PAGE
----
At the Canadian Grand Prix in Montreal on 15th June 1997, Olivier Panis’ Prost speared into a tyre barrier, breaking both of Panis’s legs. The race was stopped and, as ever, Professor Sid Watkins led the efforts to treat Panis as quickly as possible.
After the race the two championship protagonists of that year spoke to the press.
Michael Schumacher spoke of his distress at the accident and that it shouldn’t have happened in the first place. Jacques Villeneuve thought it an over-reaction to stop the race because a driver had broken his legs. After all, he pointed out, it happens in skiing all the time.
So, which side did Professor Watkins take?
Professor Watkins is rightly lauded for his exceptional efforts in improving circuit, car and driver safety from the 1970s until his retirement earlier this decade.
But he is also a realistic, down-to-earth individual who, in the face of ever hysterical views about individuals taking part in dangerous sports, has a refreshingly candid perspective about people like F1 drivers who choose to put themselves in harm’s way.
No surprise, then, that he agreed with Villeneuve.
“Beyond the Limit” is the second part of his memoirs, the first being “Life at the Limit”, which covers the decade and a half up to the Imola tragedies of 1994.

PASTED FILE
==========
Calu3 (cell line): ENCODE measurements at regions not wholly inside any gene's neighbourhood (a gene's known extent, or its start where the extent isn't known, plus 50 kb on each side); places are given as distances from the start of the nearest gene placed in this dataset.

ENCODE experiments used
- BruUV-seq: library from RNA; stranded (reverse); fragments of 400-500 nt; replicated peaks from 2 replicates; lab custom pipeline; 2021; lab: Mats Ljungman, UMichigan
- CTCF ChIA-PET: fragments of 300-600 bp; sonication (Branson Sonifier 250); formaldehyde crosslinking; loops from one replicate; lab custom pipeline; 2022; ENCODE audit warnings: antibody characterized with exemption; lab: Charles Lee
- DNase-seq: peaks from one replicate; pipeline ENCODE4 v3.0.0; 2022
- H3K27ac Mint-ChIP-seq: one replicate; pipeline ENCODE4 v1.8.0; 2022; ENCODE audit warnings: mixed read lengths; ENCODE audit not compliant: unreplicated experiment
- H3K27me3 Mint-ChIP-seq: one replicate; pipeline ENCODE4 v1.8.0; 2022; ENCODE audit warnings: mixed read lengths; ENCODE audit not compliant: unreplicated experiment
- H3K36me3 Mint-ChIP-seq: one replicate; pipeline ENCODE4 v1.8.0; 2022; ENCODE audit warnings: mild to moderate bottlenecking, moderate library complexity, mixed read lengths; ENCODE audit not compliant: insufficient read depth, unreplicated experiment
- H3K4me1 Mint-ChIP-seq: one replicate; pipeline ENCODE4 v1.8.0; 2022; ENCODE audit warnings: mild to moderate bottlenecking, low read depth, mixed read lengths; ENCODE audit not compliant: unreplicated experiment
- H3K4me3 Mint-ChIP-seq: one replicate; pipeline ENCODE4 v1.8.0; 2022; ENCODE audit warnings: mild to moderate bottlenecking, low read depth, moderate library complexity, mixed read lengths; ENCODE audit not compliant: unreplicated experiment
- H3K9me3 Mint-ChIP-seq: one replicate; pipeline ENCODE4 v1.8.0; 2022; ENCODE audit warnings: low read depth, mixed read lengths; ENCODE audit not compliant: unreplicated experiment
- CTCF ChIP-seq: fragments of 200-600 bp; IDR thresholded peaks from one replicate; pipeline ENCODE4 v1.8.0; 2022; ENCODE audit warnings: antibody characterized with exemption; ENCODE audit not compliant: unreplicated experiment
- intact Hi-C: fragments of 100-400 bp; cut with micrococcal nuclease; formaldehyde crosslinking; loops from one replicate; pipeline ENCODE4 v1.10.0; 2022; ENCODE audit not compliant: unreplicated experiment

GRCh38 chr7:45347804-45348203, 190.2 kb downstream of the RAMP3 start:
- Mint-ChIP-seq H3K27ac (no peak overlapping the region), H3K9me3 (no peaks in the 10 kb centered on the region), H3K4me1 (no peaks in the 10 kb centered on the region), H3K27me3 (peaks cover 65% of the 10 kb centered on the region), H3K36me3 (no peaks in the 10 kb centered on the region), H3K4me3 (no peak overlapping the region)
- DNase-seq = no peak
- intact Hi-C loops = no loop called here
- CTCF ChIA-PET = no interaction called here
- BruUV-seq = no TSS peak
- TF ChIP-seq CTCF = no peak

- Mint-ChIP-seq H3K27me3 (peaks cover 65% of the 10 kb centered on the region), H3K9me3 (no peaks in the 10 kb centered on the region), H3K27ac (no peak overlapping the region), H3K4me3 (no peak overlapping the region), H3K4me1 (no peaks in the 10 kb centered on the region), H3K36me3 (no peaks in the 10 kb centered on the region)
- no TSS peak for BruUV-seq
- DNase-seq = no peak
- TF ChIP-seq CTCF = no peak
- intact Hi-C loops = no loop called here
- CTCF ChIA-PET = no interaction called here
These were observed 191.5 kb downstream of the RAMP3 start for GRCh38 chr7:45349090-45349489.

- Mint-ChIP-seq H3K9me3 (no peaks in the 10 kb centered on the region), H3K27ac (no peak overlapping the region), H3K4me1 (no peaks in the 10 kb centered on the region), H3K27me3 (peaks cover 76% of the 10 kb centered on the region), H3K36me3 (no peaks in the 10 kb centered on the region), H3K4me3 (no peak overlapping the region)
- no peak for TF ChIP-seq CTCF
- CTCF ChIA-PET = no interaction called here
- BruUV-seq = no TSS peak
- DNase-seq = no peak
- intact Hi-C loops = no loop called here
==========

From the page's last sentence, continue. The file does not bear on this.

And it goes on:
The second part is organised somewhat strangely. The season 1996-9 get a few short chapters, 2000 is covered in race-by-race detail, and the latter third is divided into personalities past and present.
Watkins doesn’t have the “memoirs of race track safety personnel” micro-niche to himself these days – Dr Steven Olvey published his recollections of a similar, slightly longer career in American open-wheel racing last year.
“Rapid Response” is more graphic and heavy going in parts than either of Watkins memoirs, but it also tackles the subjects of safety, technology and, inevitably, politics, with greater aplomb.
The brevity of “Beyond the Limit” makes for an entertaining read but the approach and execution feel rushed and haven’t done justice to the subject matter or, indeed, Watkins’ treasure trove of anecdotes and good-humoured delivery. In particular, I thought the section on the death of Paolo Ghislimberti (the marshal killed during the 2000 Italian Grand Prix) almost perfunctory.
It’s a worthy account but not up to the scratch of its predecessor, let alone “Rapid Response”.